Concentrated hydrochloric acid (5 g of hydrogen chloride dissolved in 5.3 g of water) is incorporated with 1.58 g of anthranilic acid at 5° C. This solution is agitated in an ice bath to be kept at 10° C. or less, and incorporated with a solution comprising 1.78 g of sodium nitrite dissolved in 8.7 g of water at 5° C. The solution is further agitated for 15 min, to which 20 g of as-mixed carbon black (specific surface area: 320 m2/g, and DBP oil absorptivity: 120 ml/100 g) is added. The mixture is further agitated for 15 min, and the resultant slurry is filtered by Filter No. 2 (manufactured by Toyo Roshi Kaisha, Ltd. of Advantec Group). Then, the pigment particles are sufficiently washed with water, dried at 110° C. in an oven, and then mixed with water to prepare a 10 wt. % aqueous solution of the pigment. The pigment dispersant solution 3 thus prepared is dispersed with self-dispersing type carbon black, anionically charged with the hydrophilic group bonded to the carbon black particle surfaces via phenyl group.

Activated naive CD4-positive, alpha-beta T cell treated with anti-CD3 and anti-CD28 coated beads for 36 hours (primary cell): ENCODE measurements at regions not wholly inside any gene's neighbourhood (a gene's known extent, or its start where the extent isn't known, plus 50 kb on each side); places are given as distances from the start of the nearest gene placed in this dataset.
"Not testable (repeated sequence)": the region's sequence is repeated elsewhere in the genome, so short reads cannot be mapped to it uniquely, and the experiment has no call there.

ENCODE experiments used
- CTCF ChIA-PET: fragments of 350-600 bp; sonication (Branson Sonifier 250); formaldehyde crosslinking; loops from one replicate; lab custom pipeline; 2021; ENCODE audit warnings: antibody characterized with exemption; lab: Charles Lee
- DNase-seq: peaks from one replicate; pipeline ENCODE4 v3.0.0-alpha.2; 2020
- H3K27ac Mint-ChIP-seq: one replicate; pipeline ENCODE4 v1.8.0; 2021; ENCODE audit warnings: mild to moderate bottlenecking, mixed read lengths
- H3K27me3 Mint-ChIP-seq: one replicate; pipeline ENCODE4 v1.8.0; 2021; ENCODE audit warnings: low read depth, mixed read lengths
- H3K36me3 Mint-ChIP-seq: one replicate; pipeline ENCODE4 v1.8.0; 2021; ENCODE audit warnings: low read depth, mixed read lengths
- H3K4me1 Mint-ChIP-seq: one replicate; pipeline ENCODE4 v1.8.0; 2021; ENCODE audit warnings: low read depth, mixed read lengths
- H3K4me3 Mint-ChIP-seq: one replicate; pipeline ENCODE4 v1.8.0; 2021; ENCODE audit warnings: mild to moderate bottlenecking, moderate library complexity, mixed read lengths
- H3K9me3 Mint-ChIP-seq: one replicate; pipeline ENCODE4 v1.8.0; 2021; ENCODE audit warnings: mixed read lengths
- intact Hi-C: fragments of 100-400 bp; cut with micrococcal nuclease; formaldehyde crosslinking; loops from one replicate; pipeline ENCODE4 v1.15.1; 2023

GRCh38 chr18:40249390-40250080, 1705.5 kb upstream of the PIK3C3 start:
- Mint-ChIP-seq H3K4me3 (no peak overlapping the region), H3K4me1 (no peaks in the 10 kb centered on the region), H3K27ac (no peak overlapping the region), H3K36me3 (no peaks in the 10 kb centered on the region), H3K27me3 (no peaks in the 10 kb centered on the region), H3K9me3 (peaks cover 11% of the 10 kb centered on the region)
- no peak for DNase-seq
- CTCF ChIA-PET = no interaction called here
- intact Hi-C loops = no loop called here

As indicated by the above compositions, the Bk ink is set as the up remaining ink, and the processing liquid and C, M and Y inks as the penetrative inks, according to their acetylenol contents.
The black ink uses a dispersant-free pigment, i.e., contains no dispersant, as described in the above embodiments. This ink suitably uses anionic self-dispersing type carbon black, in which at least one type of hydrophilic group is bonded to the carbon black particle surfaces directly or via another type of atomic group. The self-dispersing type carbon black is preferably ionic, more preferably anionically charged.
The examples of anionically charged carbon black types have a surface-bonded hydrophilic group, such as —COOM, —SO3M, —PO3HM, —PO3M2, —SO2NH2, or —SO2NHCOR (M is hydrogen, an alkaline metal, ammonium or organic ammonium; and R is an alkyl, phenyl which may be substituted or naphtyl which may be substituted, having a carbon number of 1 to 12). The particularly suitable carbon black types for this example are anionically charged ones, with —COOM or —SO3M bonded to the carbon black particle surfaces.